Our vision is to develop the West as innovation region with global links and recognition. A key part of our strategy is to support the implementation of the National Policy on Social Enterprise Policy gov.ie – National Social Enterprise Policy for Ireland 2019-2022 (www.gov.ie) and continue to lend to social enterprises in the region. To achieve this, we will
This strategic plan was created to inspire and support social enterprises in the WDC Region. The Western Development Commission seek to support the social economy and promote social entrepreneurship and innovation as a vehicle to boost the ability of the WDC region to compete economically, promote inclusive growth and become a social innovation region.
Why is this happening? – A key theme emerging from our research is the need to gather data on social enterprises and understand their economic and social impact. The map will
What will it do? The map will help raise awareness of social enterprises operating within the region and promote the model of social enterprise across communities.
To register your Social Enterprise for inclusion on the map we have created a survey to gather your information.
Why take the survey?
We provide Term Loans for differently types of projects, for example, enterprise and job creation initiatives including providing enterprise space. We also support projects providing social and recreational amenities or social care services, for example health and well being initiatives such as Sport, Environment Projects, Community Childcare, Family Resource Centres, Arts & Heritage, Tidy Town and projects which support Community Education.
Community/Social Enterprise lending amounts can be a minimum of €50k and a maximum amount of €250k over a maximum of 10 years. Exceptions on a case-by-case basis.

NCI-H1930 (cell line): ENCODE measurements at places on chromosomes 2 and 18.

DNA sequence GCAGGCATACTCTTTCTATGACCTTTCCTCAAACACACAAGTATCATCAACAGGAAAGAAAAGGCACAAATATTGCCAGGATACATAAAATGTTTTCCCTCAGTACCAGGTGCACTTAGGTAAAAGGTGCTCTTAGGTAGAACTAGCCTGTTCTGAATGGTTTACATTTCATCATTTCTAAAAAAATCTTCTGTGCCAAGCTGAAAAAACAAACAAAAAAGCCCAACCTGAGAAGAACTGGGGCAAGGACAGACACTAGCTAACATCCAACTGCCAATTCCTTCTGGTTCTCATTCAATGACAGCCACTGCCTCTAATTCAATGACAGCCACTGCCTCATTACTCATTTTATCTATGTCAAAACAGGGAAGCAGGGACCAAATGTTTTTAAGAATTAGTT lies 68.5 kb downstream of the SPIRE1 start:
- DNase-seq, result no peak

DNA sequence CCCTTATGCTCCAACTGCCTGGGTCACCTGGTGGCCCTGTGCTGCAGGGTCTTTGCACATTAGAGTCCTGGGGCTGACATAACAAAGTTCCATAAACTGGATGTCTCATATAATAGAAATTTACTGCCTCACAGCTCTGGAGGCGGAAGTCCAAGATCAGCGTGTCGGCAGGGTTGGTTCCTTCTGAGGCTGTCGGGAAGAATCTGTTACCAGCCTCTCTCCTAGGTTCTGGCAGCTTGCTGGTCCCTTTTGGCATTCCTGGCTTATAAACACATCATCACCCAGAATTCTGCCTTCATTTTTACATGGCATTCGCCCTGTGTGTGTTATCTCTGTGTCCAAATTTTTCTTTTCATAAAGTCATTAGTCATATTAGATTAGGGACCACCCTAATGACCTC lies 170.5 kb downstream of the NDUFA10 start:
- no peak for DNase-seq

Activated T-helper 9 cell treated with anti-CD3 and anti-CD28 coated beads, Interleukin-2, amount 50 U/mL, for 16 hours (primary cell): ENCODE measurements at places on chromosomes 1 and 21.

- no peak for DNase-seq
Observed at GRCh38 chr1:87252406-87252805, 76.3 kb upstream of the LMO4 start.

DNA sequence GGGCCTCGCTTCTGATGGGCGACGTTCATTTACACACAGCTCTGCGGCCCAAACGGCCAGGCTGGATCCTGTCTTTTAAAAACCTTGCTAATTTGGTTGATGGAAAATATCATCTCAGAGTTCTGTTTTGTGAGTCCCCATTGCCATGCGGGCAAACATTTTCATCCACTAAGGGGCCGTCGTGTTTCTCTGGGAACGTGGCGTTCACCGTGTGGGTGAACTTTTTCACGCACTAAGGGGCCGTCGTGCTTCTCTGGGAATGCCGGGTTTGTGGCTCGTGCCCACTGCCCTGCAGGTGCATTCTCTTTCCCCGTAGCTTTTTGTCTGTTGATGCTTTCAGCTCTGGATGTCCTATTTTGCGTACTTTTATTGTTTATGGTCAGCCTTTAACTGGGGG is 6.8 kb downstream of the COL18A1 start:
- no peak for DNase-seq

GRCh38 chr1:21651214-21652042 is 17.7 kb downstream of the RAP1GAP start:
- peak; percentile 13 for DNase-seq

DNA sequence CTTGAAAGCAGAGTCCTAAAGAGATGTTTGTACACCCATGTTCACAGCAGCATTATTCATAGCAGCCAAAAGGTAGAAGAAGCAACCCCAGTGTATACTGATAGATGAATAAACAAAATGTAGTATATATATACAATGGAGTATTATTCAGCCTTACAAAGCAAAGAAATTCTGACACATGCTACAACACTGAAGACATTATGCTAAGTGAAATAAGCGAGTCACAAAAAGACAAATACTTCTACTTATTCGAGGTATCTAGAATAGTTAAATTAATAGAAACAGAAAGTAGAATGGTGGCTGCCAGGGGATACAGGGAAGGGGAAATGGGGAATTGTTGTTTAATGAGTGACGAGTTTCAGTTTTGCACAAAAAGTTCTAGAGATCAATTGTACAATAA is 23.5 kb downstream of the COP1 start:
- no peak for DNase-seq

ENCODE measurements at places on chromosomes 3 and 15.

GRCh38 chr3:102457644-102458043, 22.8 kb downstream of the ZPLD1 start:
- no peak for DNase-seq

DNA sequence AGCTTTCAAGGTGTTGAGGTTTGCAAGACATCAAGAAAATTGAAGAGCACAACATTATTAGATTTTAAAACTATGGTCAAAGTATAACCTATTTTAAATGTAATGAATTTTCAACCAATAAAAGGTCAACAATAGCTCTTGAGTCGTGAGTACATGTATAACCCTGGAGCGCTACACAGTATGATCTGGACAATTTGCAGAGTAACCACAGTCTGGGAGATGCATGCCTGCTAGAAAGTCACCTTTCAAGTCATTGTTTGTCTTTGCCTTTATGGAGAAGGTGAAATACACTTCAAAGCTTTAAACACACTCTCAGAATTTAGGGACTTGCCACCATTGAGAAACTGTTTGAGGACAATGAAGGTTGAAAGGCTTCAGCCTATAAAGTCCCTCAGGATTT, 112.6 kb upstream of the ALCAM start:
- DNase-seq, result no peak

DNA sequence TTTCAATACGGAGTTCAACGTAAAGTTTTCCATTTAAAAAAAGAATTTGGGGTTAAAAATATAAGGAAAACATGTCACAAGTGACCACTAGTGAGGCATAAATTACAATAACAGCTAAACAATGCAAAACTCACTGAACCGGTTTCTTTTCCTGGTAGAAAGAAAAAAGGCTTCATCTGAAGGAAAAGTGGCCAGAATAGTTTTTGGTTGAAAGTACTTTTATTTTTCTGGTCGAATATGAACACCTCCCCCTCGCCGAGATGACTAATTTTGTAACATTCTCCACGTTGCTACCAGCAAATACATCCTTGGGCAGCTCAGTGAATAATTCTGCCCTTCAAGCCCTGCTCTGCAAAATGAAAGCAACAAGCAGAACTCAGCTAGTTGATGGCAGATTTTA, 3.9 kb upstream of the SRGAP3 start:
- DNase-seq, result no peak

Where the entity is a Social Enterprise with a not-for-profit ethos but is deemed strategic in nature to the Western Region then maximum loan amount will be €1m and over a maximum term of 20 years.
For more information on the Community Loan Fund see here
ByoWave – Game For Change
ByoWave was founded back in 2020 when Brandon Blacoe and Eibhlin O’ Riordan formed a partnership over their shared love of video gaming. Eibhlin’s Ehlers Danlos Syndrome meant that she couldn’t game the way she wanted, so they decided to make a solution that meant both she and Brandon could game on their own terms. Brandon’s engineering and business background, combined with Eibhlin’s game design expertise, meant it was a match made in tech heaven.
CycleUp – Social Enterprise From the Ground Up
CycleUp forms part of the Roscommon Women’s network, and it’s a social enterprise that has empowered women to empower each other. CycleUp is a way for women to receive and deliver training across textiles; it’s all about giving them skills to use how and when they want. The women behind CycleUp reimagine all sorts of materials into products like kitchen aprons, trendy tote bags, bandanas, bucket hats, and pretty much anything you can imagine – even party-style bunting. More importantly, they reimagine the way women’s lives can be lived in rural Ireland; it’s a way to upskill, socialise with others, put control in women’s hands, and contribute to the cycle of people helping people.
Spraoi agus Spórt
Spraoi agus Spórt is a social enterprise based in Carndonagh in the heart of the Inishowen Peninsula in rural Donegal. It started life 12 years ago with one idea and three friends; Helen Nolan, Louise Grant, and Ailbhe Hickey. The idea was to make the practicality of parents to socialise with other parents while their children played, easier and more accessible. The trio soon grew to a committee of eight people, and fewer than three months later, Spraoi agus Spórt’s doors were open, and the impact was being felt straight away.
BounceBack Recycling: Recycling Mattresses, Reclaiming Identity
Galway Traveller Movement flagship social enterprise BounceBack Recycling was established in 2017 to create employment opportunities for members of the Traveller community. They repurpose old mattresses, saving them from the scrap heap – or incinerators. Their collection and drop-off service makes it easier for people to give away their mattresses to experts who are able to make them like new. It creates jobs that care about people and the environment and is driven by the following vision and mission.